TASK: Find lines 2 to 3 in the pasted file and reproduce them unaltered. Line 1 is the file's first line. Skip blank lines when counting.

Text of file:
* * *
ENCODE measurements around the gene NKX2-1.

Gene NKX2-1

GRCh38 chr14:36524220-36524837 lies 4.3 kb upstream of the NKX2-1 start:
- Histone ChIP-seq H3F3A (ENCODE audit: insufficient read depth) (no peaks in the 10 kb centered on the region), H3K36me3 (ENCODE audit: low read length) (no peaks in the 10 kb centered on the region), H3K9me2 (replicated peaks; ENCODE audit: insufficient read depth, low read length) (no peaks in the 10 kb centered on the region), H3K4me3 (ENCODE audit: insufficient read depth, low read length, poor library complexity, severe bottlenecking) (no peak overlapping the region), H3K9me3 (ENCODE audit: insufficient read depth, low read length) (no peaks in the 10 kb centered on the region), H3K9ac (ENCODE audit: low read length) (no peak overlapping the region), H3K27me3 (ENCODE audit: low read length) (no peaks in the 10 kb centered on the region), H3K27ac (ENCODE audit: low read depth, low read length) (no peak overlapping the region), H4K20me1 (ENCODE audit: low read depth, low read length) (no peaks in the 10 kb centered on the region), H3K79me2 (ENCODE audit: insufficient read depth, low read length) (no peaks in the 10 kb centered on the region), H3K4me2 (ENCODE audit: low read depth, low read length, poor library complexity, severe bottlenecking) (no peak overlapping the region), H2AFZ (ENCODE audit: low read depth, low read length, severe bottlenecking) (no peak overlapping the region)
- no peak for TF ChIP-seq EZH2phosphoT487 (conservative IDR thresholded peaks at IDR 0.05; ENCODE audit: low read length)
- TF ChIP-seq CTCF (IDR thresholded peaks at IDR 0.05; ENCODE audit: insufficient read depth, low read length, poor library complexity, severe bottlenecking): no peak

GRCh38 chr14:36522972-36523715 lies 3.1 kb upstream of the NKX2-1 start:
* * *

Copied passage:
Gene NKX2-1

GRCh38 chr14:36524220-36524837 lies 4.3 kb upstream of the NKX2-1 start: